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Lawsuit of the Day: I’m not entirely sure what to do with this …

January 1, 2012

2. Law, 6. Trial, 8. Lawsuits

Lawsuit of the Day:  I’m not entirely sure what to do with this …

So I pull a civil complaint – Estate of Stacie Smith v. Casto.  I immediately set aside that the attorney, filing on behalf of the mother as personal representative for the estate, misspelled Stacie’s name in the caption as “Stacice.”  I like civil cases that have underlying criminal matters.  Stacie, sad to say, was murdered.  Generally speaking, once you get a criminal conviction, the civil matter is all wrapped up with a pretty bow on top except to establish damages.  This is a wrongful-death case, but with a twist.  Casto wasn’t the murderer and didn’t know  the murderer.  The claim is that he set into motion certain circumstances that resulted in the murder.  To wit:

4. Casto had a sexual relationship with the deceased, Stacie Smith.
5. Casto purchased her lavish gifts in return for sexual favors.
6. Casto then got the deceased, Stacie Smith, addicted to prescription drugs.
7. Casto then forced Smith to sell these drugs on “the street,” placing her in danger.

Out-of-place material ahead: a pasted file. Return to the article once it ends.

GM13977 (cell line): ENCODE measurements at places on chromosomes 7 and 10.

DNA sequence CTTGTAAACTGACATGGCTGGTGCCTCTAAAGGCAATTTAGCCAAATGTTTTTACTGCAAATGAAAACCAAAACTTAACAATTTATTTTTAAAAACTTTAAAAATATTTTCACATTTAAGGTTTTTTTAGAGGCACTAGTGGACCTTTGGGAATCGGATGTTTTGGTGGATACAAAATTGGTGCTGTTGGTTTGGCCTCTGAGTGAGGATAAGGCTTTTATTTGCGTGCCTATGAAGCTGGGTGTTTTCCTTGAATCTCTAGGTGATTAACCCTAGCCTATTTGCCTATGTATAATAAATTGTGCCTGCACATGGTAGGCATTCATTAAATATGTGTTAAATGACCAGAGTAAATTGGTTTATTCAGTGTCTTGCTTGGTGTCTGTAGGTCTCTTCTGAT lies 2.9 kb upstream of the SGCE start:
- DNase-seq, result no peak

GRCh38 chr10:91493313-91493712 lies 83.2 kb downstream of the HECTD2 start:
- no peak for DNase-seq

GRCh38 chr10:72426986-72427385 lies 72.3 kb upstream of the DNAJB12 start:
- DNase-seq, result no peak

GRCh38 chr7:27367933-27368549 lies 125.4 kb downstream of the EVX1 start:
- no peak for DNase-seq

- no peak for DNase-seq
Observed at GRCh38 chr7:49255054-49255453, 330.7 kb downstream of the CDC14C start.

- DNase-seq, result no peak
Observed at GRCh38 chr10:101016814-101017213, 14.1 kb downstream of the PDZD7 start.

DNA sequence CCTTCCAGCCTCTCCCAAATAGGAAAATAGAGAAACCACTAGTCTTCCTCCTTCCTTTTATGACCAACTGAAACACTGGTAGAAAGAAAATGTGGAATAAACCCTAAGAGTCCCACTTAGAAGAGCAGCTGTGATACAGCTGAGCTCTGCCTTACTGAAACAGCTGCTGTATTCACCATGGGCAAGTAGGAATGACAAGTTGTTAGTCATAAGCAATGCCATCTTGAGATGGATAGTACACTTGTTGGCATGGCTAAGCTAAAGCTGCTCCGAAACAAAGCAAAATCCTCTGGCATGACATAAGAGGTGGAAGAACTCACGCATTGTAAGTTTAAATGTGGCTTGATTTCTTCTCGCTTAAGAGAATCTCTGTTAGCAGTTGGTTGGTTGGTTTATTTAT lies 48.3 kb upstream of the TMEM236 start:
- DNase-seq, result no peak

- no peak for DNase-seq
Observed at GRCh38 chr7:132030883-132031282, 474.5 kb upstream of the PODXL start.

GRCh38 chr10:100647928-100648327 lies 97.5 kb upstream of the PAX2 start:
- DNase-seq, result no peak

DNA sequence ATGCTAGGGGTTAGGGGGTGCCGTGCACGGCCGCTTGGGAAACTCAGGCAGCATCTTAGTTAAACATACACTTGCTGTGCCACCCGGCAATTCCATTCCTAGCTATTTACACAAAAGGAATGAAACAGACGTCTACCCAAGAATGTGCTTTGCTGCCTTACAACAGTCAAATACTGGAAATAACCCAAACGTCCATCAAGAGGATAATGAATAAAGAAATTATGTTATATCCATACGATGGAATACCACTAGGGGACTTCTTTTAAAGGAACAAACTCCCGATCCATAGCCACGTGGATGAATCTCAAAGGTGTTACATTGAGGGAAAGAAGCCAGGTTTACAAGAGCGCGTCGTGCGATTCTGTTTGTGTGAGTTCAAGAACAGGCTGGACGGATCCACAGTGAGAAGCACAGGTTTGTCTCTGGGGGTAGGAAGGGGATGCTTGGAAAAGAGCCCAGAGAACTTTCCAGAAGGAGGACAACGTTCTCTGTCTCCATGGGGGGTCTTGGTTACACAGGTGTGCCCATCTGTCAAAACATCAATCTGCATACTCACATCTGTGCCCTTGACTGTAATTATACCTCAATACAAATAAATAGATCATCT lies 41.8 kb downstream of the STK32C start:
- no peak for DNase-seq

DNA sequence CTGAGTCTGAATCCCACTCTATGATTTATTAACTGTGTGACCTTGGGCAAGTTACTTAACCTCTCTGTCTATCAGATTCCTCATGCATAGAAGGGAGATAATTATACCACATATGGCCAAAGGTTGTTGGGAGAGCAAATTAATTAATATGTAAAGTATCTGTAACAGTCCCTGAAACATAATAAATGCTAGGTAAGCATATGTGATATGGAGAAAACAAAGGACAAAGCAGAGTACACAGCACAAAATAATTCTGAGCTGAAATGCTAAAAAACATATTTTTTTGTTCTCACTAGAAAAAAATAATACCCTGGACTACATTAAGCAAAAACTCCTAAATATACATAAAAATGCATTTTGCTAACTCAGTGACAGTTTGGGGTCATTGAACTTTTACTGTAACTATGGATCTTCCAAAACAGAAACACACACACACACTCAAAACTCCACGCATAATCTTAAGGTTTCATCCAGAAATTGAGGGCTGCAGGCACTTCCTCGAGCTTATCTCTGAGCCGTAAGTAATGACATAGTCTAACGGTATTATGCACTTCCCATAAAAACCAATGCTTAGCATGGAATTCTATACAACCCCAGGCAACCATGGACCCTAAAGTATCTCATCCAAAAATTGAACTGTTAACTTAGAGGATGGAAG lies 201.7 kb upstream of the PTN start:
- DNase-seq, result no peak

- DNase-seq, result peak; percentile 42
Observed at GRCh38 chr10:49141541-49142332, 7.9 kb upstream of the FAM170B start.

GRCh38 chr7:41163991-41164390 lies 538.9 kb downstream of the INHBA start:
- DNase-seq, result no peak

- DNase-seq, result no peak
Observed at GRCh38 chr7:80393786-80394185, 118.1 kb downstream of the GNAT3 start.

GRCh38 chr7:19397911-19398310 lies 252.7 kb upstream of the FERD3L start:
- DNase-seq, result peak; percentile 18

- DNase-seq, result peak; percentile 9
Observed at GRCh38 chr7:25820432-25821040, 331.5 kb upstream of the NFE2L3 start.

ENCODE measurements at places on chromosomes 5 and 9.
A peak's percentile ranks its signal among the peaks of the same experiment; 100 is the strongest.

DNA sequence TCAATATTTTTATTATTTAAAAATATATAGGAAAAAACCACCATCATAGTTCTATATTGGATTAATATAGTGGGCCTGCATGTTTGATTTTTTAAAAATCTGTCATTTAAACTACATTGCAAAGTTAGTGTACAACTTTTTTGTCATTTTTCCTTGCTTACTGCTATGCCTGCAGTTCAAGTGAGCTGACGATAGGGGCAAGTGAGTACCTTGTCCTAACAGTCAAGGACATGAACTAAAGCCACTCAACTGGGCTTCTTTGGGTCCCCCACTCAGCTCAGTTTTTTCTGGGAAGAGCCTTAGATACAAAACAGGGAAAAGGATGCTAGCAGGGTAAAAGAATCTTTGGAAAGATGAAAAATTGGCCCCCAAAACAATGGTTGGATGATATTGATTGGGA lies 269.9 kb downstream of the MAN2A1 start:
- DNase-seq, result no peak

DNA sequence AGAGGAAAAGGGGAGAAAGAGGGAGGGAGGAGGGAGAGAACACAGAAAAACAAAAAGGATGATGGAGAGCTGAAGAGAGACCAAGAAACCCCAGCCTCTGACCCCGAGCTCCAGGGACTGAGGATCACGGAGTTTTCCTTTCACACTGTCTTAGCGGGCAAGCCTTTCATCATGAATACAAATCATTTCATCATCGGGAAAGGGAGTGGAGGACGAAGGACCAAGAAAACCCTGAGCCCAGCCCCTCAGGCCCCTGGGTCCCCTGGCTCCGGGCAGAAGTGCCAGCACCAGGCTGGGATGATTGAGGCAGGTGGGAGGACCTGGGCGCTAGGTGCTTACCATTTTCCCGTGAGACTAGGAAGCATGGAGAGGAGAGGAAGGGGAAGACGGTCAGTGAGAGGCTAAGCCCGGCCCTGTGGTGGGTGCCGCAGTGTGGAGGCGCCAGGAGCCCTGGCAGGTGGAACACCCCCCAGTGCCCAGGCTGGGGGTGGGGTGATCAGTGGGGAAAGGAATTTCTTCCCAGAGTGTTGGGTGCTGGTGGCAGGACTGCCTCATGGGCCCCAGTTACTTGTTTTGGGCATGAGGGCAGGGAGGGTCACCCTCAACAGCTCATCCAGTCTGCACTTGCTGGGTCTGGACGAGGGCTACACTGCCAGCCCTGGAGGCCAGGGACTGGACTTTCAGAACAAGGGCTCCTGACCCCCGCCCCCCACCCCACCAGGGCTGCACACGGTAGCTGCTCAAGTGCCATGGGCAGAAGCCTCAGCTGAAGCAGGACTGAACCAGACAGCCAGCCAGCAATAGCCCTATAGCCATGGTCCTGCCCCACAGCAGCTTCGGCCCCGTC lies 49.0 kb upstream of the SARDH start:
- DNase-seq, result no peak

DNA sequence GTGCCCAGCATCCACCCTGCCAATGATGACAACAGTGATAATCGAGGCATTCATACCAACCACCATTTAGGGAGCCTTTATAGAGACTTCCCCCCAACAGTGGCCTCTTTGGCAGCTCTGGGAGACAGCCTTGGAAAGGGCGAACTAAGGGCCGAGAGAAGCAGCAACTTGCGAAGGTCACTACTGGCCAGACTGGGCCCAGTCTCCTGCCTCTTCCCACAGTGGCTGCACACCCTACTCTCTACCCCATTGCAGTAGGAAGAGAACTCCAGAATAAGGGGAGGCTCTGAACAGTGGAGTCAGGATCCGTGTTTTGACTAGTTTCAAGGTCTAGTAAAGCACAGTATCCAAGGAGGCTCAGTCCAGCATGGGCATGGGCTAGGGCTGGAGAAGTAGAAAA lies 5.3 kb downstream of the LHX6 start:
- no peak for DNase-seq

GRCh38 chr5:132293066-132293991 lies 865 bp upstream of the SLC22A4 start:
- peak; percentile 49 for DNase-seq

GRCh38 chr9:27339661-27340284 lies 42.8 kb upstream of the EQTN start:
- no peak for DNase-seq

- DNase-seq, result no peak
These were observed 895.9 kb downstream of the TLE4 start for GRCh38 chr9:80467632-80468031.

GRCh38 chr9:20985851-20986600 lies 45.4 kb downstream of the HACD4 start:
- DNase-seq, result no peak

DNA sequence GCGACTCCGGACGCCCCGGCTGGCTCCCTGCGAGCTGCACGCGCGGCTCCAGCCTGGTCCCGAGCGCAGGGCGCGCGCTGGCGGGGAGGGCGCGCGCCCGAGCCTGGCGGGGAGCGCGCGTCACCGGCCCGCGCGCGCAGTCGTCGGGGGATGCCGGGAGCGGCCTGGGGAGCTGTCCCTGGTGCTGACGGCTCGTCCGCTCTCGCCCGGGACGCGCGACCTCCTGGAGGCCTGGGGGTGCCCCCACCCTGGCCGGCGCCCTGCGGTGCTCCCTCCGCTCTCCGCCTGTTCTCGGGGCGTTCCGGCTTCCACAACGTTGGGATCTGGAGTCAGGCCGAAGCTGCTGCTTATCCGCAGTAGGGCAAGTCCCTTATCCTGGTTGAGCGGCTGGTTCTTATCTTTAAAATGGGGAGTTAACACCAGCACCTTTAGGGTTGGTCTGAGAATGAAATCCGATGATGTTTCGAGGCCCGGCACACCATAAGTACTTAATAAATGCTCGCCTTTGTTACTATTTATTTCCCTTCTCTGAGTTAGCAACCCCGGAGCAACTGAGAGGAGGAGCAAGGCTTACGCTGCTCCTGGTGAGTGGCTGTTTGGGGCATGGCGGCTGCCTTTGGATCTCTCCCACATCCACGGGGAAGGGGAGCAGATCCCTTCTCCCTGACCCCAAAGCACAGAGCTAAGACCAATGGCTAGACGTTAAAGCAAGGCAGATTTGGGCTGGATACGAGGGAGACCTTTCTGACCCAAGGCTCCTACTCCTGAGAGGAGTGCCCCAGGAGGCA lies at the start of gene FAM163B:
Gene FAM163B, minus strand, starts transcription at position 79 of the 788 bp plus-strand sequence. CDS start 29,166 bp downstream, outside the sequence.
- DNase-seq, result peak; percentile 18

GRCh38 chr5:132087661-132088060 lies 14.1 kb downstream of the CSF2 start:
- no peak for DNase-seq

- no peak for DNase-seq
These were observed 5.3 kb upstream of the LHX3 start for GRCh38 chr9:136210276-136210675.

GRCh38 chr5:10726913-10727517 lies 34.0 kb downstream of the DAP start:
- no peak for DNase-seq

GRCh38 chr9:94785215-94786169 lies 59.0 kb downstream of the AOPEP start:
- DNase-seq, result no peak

8. Casto knew, or should have known, that forcing Smith to sell drugs illegally was dangerous and could lead to injury or death.
9. On or about December 28, 2009, Casto forced Smith to complete a drug sale.  At the sale she was confronted and murdered.

Let’s take this apart.  It’s not the classic criminal case where someone puts another in harm’s way.  For example, assume Abigail knows that Baxter wants to kill Chester.  Abigail arranges what she describes as a desired sexual encounter with Chester.  Chester, expecting pleasure, shows up at the remote location told to him by Abigail.  Chester instead get pain as Baxter pummels him into the ground with a tire iron.  Abigail was instrumental in locating Chester where his brains were forcibly removed from his cranial cavity.  She goes down as an Accessory to Murder, punishable equally to Baxter who actually committed the murder. Read more on Accomplice Liability here.

What lacks in this case from a criminal perspective is mens rea.  Criminal law is getting a little cranky with drug dealers whose product causes an overdose death – here’s an example – and that is a stretch of historical mens rea, but the Casto situation is not that.  The allegation is that he somehow forced her to sell pills, and that selling pills could be a dangerous proposition, and that the danger was realized when she was murdered.  That’s rather attenuated for attaching criminal culpability.  Ergo, the civil suit is filed.